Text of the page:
Arch Autenreith posted 10-29-2001 01:11 AM ET (US)     Profile for Arch Autenreith  Send Email to Arch Autenreith     
I can't take credit for this. I saw this on the forum and recognized I had it wrong! The roller or "V" on the winch post should be above the bow tow/winching eye. This will help to prevent the bow from riding up and over in the event of an accident.

I also often thought of tying the bow down while on the trailer to prevent bouncing. My conclusion is that for the Montauk, with it's bow/lifting eye design, it would benefit by not being tied and is better suited to being able to bounce up and down a little.

Q: Do all or most Whalers have the 'Montauk' design bow/lifting eye or do some have a "U" shaped eye bolted direcly to the hull (from the inside)?

kingfish posted 10-29-2001 06:41 PM ET (US)     Profile for kingfish  Send Email to kingfish     
Here's a couple of "don't do it this way" first hand trailer stories -

1. Left Battle Creek starting the 520 mile trip to Little Current, Ont. towing my Montauk, which we use like a utility trailer; food, luggage, kids toys, dads toys, etc. - surely overloaded. Fifteen miles from home having just turned North on I-69, there's a loud "bump" and I look back to see one side of the trailer down like a tire blew. I stop and go back to find that the axle spindle weld had broken at the frame - I'd bought the Montauk and trailer used about a year before and never done anything other than make sure the bearings were well greased. Turned out upon inspection that the previous owner or someone had done some really poor welding and it just let go! I was able to reach some of my guys on a nearby jobsite by cell phone and they came over with one of our portable welders, we jacked the trailer up, got a long pry bar on the axle shaft and was able to align it while we welded it back up properly. Got back off heading North in less than two hours with not much more damage than a bent fender on one side of the trailer.

2. Heading back to Battle Creek from Ft. Myers, FL towing the same Montauk, loaded the same way nearly a year later. Driving up into the mountains North of Chattanooga, been raining cats and dogs all morning and it's not letting up. I'm anxious to get home, and am pulling around 70 or 75 mph and start to notice that when I go around bends there's a sort of harmonic vibration coming from the trailer. Too hard-headed to stop and try to see what's up, I'm going up another long incline, in the passing lane, divided highway, in the rain, Monteagle and the summit is up ahead about a half-mile, and BANG, just like last summer and the broken axle weld! I have to pull over on the median because of traffic and walk back in the rain to find that the entire tire and rim are MIA - gone - and the hub is dragging in the gravel and now the fnder on *that* side is bent, similar to the other side. The lug nuts had all come out - don't ask me - but they were gone, must have been coming out when I felt the harmonic vibrations, and now the whole damn tire and rim are gone, too. I walk back along the trench the hub dug in the gravel shoulder, then along the scratches in the asphalt and find a glob of grease where the rim must have parted company. From there I am able to see a narrow path of bent grass going diagonally across the median (I'm a half-mile back from the car and trailer now), where the rim and tire, like the little gingerbread man, had run away. I followed the path, guessed where it had rolled across THE ONCOMING LANE, picked up the path again and found the rim and tire down in a meadow on the opposite side, the tire apparently slashed by the fender when everything let go. I took them back with me, we borrowed some lug nuts from the other tire to install the spare and were able to limp up the entrance ramp to Monteagle where a service station cleaned and re-packed the bearings and installed the right number of lug nuts, torqued to spec. Lost a couple of hours here, too, but found some fabulous barbecue right down the road while the service station was fixing us up.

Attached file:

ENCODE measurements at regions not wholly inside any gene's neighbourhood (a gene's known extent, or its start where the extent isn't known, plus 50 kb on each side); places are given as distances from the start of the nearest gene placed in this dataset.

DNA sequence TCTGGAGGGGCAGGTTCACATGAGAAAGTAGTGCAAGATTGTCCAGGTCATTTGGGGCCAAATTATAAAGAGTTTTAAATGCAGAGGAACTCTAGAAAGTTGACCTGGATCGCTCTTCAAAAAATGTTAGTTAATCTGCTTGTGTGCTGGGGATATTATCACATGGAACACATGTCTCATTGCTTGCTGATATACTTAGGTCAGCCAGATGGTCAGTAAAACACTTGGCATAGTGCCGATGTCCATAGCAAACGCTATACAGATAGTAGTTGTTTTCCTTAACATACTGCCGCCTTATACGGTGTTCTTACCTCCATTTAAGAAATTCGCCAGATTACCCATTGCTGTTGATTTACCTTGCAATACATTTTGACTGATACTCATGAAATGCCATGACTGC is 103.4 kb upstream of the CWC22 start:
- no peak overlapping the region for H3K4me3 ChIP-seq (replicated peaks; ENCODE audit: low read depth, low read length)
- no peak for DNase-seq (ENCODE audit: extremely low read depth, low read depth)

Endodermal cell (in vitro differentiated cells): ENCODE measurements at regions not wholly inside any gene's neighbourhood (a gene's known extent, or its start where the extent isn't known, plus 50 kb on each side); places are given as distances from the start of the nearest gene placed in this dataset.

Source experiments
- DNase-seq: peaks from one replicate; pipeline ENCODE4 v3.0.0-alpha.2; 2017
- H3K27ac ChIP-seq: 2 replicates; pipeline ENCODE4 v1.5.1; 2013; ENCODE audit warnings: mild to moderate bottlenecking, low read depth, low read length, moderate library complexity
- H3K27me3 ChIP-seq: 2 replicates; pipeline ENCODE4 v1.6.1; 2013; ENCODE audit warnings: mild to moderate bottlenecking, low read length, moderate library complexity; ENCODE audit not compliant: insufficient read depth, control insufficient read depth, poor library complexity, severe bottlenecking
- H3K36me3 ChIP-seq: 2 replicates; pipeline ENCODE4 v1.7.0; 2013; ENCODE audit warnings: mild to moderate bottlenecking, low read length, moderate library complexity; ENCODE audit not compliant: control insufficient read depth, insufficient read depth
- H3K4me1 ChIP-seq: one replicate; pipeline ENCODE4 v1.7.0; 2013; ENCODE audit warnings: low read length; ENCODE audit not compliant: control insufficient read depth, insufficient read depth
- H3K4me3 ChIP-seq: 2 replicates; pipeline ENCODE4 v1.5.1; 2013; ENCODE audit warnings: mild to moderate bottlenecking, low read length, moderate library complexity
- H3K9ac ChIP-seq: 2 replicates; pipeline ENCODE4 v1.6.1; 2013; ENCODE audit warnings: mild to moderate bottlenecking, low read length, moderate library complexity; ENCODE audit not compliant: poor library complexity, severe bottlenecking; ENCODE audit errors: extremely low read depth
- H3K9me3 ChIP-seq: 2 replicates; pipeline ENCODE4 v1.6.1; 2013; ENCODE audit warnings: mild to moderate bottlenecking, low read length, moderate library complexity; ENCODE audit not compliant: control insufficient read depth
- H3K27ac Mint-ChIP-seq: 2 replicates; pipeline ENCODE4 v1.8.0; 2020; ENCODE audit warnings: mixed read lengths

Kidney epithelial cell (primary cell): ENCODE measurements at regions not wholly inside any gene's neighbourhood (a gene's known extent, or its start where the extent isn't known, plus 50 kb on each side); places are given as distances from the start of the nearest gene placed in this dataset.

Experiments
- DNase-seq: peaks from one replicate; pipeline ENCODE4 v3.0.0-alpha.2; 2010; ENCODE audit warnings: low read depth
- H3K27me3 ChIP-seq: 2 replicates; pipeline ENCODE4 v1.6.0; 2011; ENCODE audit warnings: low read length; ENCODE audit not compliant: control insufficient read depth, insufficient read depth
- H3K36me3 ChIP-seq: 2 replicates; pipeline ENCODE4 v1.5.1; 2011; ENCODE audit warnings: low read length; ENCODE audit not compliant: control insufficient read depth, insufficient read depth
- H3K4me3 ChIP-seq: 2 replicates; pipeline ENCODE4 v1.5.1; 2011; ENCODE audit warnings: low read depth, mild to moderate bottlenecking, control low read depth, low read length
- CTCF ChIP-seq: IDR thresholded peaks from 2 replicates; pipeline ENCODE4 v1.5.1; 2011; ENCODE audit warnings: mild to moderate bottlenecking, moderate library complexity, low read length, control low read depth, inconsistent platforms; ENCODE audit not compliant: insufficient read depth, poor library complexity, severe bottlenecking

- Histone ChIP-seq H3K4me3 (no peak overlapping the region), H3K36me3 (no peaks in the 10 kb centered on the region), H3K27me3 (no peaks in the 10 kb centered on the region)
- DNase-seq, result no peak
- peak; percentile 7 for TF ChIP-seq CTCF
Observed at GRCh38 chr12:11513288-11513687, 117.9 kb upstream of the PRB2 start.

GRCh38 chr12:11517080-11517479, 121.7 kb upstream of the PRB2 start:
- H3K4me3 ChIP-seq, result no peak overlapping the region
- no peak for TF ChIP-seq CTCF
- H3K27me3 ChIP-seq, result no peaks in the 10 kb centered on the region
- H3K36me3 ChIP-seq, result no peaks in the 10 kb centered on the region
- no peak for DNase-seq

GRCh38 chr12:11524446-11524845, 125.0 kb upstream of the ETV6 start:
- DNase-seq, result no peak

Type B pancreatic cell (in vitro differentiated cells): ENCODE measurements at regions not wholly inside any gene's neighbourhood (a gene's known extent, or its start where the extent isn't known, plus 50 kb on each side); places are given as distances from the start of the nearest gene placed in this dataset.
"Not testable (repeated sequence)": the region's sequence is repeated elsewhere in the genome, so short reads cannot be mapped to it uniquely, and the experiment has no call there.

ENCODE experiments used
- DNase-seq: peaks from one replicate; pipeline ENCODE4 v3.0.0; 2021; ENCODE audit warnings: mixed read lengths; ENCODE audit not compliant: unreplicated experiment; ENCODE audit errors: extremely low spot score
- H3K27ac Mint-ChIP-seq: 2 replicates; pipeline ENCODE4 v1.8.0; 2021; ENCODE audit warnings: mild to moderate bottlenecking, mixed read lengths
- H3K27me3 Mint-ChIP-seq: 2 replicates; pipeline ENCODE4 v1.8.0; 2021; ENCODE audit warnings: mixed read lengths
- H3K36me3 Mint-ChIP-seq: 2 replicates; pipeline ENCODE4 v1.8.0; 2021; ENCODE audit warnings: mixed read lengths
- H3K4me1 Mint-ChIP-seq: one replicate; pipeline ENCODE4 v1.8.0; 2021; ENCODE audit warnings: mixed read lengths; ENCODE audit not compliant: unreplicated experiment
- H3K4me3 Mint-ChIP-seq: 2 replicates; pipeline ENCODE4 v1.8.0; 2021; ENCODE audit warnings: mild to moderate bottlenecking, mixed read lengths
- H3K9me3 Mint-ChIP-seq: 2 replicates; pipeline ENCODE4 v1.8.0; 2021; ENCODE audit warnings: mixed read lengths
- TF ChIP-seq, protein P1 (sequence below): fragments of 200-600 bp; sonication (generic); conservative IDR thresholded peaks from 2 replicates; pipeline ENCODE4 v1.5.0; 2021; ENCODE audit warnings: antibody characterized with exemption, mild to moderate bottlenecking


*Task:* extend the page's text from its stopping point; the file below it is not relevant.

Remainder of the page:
jimh posted 10-29-2001 08:44 PM ET (US)     Profile for jimh  Send Email to jimh     
Good story, John. The short version--check the lug nuts periodically, eh?
kingfish posted 10-29-2001 09:47 PM ET (US)     Profile for kingfish  Send Email to kingfish     
Yeah, and when you feel or hear something out of the ordinary back there, stop and inspect - I still can't figure out how in the world they became loose to begin with, though.
Chris J posted 11-01-2001 12:01 PM ET (US)     Profile for Chris J  Send Email to Chris J     
Interesting that most of the accidents in this thread relate to things loosening up. I'd have expected more burned-bearing stories.

Maybe everyone should go out and buy a big tube of Lok-Tite.

flwhaler posted 11-04-2001 11:11 PM ET (US)     Profile for flwhaler  Send Email to flwhaler     
Was turning down my street coming from a long weekend at our beach house aprox: 25 miles interstate and bridges when CLunk something went. Me and my brother jumped out.The next thing I heard was OUCH!!My brother had just ran his hand over the fender and burnt acouple of layers of skin off, for the leaf sring had let go and ran on the fender. I am very lucky it didn't happend on a bridge or highway.
JBCornwell posted 11-04-2001 11:37 PM ET (US)     Profile for JBCornwell  Send Email to JBCornwell     
I drove from N. Central Texas to Ft Lauderdale to pick up the "bentboat" OR18 I had bought on ebay. I had arranged to buy a Shoreline trailer in Pompano Beach, just next door to Ft. L.

I picked up the trailer and took it to the boat yard, where the resident wrenches declared it sound and ready for the 1500 miles back to Texas. Hah!

150 miles: broken spring plate and one tire shedding tread. 7 hours and $350 later (new springs, mounts, wheels and tires) I resumed the trip.

600 miles later: rust, scaling off of hub, allows wheel to loosen, destroying one new wheel. Put one of original wheels back on (jerry rig)). Limp to hotel.

4:00 AM: smoke alarm in my room. Evacuate to parking lot while local heroes extinguish laundry fire. 7:00 AM, allowed back in room for shower. Five hours later, resume trip with new hubs, bearings, bearing buddies and 1 new wheel. $250 poorer.

Arrive home with a mostly new trailer. I only paid $250 for it, so I am still ahead of the game at $850, except that it needs 16 new rollers @ about $10. ea.

Then I really will have a new trailer. I suppose great adventures are worth something, but what?

Red sky at night. . .
JB :)